Otherwise, the police have virtually unlimited power to conduct a search. No warrant needed. As a Federal District Court judge told me in chambers once, "the Fourth Amendment doesn't exist any more." He said it regretfully, but he meant it nonetheless.

About two years later, I got 100 kilos of cocaine tossed out as a bad search. Go figure. The only sense I can make of it is that the judge (different judge) muct have been pissed off at the cop for something else.
 
2002-12-09 09:14:30 PM  
Jean Edith Evans, 42, Cordova Avenue was charged with disorderly intoxication

What other kind of intoxication is there?
 
2002-12-09 10:01:51 PM  
Shemp Mo-Din
A crack in the windsheild is no reason to search a car. I don't even think that a judge would order a search warrant for that.

Ah, but police don't need a search warrant to search your car - if they ask and you say yes. And, most people don't want to appear suspicious, so when a police officer calmly asks, "Mind if I take a look in your car?" they'll say yes, and waive their 4th Amendment rights.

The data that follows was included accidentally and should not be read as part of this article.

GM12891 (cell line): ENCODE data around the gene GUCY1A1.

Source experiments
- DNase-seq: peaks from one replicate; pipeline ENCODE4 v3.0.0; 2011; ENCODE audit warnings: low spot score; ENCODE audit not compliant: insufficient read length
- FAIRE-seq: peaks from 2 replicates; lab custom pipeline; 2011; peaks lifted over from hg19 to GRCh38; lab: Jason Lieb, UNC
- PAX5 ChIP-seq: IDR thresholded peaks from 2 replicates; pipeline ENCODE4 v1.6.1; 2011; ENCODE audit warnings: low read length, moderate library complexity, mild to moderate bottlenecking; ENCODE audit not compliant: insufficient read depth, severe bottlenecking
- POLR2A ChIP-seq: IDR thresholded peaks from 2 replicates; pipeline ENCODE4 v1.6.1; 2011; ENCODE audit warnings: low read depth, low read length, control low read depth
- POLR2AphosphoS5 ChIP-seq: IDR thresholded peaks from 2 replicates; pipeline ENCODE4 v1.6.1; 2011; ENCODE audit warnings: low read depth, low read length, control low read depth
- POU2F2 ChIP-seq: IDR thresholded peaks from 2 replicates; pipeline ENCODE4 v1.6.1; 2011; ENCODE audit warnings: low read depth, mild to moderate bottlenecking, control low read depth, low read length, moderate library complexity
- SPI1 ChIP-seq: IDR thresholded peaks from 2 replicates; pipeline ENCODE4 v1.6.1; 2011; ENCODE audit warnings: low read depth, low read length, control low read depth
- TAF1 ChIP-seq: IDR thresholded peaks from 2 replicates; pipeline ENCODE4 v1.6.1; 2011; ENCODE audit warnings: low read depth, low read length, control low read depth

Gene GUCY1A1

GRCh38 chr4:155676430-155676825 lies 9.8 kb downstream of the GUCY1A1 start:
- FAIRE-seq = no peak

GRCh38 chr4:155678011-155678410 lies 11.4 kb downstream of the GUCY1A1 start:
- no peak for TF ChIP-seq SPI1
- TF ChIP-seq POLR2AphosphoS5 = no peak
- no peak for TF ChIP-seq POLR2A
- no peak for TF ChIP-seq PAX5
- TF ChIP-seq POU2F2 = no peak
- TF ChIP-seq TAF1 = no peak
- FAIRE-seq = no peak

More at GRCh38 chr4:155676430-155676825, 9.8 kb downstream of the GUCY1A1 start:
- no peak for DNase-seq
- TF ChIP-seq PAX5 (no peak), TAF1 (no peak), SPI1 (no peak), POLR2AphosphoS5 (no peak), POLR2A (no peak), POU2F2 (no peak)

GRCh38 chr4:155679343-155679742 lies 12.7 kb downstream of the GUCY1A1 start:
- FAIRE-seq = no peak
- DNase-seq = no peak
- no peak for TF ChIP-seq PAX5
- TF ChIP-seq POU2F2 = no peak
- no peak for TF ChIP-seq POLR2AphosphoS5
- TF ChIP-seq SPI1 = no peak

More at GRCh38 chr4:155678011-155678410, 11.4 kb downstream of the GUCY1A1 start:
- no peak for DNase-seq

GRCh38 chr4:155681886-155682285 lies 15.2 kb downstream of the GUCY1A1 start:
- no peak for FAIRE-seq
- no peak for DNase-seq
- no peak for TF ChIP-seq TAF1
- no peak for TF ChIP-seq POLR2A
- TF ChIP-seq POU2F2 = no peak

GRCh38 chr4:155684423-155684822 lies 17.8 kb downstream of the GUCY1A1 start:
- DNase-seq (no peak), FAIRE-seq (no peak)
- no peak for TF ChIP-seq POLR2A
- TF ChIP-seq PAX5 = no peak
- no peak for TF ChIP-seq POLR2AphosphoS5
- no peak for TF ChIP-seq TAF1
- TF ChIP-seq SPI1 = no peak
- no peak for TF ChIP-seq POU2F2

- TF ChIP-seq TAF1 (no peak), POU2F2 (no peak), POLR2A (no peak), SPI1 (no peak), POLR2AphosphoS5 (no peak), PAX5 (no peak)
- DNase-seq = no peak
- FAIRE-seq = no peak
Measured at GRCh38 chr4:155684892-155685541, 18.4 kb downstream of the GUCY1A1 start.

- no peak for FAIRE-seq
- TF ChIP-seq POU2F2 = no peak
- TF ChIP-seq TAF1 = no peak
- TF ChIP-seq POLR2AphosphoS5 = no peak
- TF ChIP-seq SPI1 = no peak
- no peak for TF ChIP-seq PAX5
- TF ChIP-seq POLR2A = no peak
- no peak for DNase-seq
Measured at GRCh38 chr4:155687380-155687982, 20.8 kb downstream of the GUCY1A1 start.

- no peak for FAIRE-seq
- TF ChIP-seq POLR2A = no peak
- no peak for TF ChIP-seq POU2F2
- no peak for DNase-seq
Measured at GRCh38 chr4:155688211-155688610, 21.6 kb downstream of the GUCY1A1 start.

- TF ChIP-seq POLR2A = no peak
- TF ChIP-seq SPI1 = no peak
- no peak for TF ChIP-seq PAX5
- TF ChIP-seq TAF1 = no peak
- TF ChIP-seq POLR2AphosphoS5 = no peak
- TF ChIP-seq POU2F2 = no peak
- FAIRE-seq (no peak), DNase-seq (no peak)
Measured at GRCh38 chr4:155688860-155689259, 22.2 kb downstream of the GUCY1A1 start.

Except, in that case: Mind if I take a look in your car?
Yes, or, in other words, Yes, I mind.
 
2002-12-09 10:26:51 PM  
-- Police said a woman seen urinating behind the Outback Steakhouse, 135 E. Granada Blvd., Saturday, gave police a false name and was found to be wanted for failure to appear in court for a narcotics possession charge.

haaaa......

this byatch takes the Cake. nothing like eat'n some steak and then going outside to urinate. awwwwww
 
2002-12-09 10:55:35 PM  
12-09-02 08:37:29 PM Incredulous
Sorry, Ebell. I guess you spent too much time practicing law in Washington, D.C.


Actually, I haven't practiced in this area (D.C.), as I've been out of work for several months now (can you get me a job?). I only practiced in Florida, where not wearing your seat belt isn't something you can be pulled over for. I know a new U.S. Supreme Court case came out that gave the police a little more latitude (like searching a trunk) but I didn't know it was so far-reaching (got the cite, by the way?). Of course, if not wearing a seat belt is an arrestable offense in your jurisdiciton, then sure they can do just about whatever they want.
 
2002-12-09 11:43:59 PM  
Zero tolerance.

This is how Giuliani cleaned up NY city.